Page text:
When I learned that Jon & Elissa are working in Asia to bring hope to victims of social injustice through the fiber arts, I wanted to know more.

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Interview with Elissa of DeepGreen

Was knitting a hobby of yours before moving to China in 2009?

Actually, I am still just in the early stages of learning how to knit! Before DeepGreen, I had always wanted to learn how to knit, so that sort of became part of my incentive to getting things going with DeepGreen. Our knitting teacher, and even all of our knitting team far exceed my skill level, so I get to learn from them. I think it’s a great dynamic for our team to be learning different things from each other – I think they enjoy that they can teach me things I don’t know about knitting, and I love having to look to them for help.

How has your personal outlook/philosophy on knitting been affected by DeepGreen?

I was excited to begin learning how to knit. I had seen through my previous work with a jewelry company that giving impoverished women a chance to create something beautiful with their hands can bring great fulfillment to their feelings of value and worth. I don’t think I realized that I too, could feel a similar sense of value as I began to create. It was quite refreshing.

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You mention on the website, that you discovered that knitting was a popular hobby in your community.  What sort of knitting is traditional to your region?

I’m not sure if there is just one type of knitting that seems more popular than others in our community. I’ve seen women using dozens of different materials and techniques to create everything from a simple stitch to an elaborate pattern.

How did you come to choose The Rocking Yak as one of your suppliers?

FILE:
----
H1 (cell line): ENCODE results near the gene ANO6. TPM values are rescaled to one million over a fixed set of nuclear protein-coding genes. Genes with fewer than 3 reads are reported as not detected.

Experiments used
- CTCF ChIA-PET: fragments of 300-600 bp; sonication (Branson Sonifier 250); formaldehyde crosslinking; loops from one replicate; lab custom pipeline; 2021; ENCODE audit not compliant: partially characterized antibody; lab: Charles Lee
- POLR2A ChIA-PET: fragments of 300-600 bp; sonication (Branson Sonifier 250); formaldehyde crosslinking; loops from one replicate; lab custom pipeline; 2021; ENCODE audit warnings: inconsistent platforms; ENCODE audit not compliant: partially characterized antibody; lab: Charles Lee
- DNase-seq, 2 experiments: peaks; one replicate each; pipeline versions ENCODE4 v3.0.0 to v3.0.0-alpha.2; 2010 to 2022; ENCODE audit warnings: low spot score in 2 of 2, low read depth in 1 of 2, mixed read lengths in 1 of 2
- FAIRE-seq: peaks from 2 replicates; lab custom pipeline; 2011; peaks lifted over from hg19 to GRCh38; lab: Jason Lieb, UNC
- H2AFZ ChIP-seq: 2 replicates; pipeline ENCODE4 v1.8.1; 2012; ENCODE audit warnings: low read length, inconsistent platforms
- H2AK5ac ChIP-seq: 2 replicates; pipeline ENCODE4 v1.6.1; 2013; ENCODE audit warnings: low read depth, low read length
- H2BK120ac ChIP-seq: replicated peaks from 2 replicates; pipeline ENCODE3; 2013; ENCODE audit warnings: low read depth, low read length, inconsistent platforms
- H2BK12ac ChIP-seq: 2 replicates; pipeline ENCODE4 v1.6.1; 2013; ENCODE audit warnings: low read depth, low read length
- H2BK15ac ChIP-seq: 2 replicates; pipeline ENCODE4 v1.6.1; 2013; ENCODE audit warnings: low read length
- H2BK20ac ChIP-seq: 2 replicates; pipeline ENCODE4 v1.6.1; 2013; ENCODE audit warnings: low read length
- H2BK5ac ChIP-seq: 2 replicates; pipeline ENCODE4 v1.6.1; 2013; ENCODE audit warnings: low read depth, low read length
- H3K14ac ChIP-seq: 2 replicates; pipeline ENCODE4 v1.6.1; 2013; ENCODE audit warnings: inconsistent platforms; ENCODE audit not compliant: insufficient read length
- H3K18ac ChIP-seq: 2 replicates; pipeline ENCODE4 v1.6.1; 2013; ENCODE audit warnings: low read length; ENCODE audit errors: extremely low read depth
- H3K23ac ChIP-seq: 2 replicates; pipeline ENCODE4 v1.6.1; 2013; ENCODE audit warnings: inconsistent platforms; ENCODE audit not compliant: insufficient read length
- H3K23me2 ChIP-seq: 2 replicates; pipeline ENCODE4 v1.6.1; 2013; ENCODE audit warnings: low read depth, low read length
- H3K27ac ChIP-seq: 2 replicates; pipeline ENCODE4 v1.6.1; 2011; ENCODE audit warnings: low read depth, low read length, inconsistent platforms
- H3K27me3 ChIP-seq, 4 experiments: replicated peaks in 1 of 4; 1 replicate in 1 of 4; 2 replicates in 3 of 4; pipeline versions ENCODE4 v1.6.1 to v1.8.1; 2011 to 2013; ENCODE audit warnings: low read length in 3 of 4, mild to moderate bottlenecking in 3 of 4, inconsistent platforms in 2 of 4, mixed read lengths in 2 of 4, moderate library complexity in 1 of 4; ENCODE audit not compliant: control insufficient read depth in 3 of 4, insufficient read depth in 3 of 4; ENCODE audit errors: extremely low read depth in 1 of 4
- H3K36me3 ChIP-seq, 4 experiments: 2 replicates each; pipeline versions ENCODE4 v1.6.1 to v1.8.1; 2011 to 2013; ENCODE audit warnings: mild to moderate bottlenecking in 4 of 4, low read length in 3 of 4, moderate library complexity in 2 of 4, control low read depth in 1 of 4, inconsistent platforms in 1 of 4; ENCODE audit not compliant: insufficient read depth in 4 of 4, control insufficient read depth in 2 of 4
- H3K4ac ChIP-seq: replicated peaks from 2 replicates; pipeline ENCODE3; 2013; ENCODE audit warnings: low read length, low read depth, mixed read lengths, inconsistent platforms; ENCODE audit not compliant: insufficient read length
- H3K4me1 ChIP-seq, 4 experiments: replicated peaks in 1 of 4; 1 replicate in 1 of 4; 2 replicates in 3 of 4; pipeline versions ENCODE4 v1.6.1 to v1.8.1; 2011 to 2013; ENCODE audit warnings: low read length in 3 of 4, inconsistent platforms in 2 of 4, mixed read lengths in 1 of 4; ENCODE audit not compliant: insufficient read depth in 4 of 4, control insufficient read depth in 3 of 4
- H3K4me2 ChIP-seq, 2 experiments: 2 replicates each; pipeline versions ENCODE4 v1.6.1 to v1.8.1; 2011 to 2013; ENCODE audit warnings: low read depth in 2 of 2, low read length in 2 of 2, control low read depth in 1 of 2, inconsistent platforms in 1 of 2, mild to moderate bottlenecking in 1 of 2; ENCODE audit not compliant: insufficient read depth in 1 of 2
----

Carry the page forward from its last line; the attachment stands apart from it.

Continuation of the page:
We learned about the Rocking Yak from our good friend Bret. Actually, it was our relationship with him and his project that caused us to have some interest in yak wool. We really believe in his project, and wanted to support it in some way. We figured if we could get our knitting business going, we could funnel some support to him through buying his textiles….which we do! We love their unique, rugged natural quality.

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Another aspect to the work you do in your community is your treks.  Tell us more about those. What inspired the summer 2012 trek?

Our summer 2012 trek was the inaugural DeepGreen Trek. Our vision for the first trip was to just get college students outside, experiencing God’s beauty, and engaging them in meaningful discussion about life. We worked with local universities to invite students and professors, and brought our team of native English speakers to lead the small group discussions as we hiked. We learned a lot on this first trek, and look forward to creating even better experiences in the future. We are working on a curriculum to bring students through that allows them continued opportunities over a semester, to hike, learn, engage and act. It will be an exciting year.

Are these treks intended for local students in your community, or foreigners to come join you, or both?

These treks are created mainly for local Chinese students in our community. However, we welcome visiting teams of foreigners to work with us in creating special weekend trips to offer the students.

threads-eastIf a reader is inspired by the work you are doing, what are some ways they could possibly become more involved?

We invite people to be involved in The DeepGreen Project in a number of ways! Here are some current ideas…

There is a lot more information about DeepGreen, Jon & Elissa’s story & the company’s philosophy on their website

 

The women at DeepGreen take great pride in their work, even adding their signature to every piece they have made. Their hope is that you will find their work lovely, comforting and enjoyable…just like the time they spent creating it. When you purchase a product from DeepGreen Threads, you invest in their future, bring them hope and give them life.

“Be not afraid of growing slowly; be afraid only of standing still.” -Chinese Proverb

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DeepGreen is generously offering one of their Saundra Lee cowls to one of you in a giveaway! For your chance to win, leave a comment.  The winner will be announce on Monday (1.21.13) ~ Good Luck!

don’t forget. . .  “follow The Fiber Nest” for your chance to win a box of Valentine Truffles

CONGRATULATIONS to Breezey514 for winning the giveaway!

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 The Fiber Nest is an emerging fiber arts blog that celebrates the ancient traditions of handcrafts as well modern expressions of fiber art. Here you will find tutorials, DIYs, inspirational stories & interviews. I believe that fiber art is a form of self expression, therefore, I encourage others to play, experiment & discover a freedom to “knit outside the box”.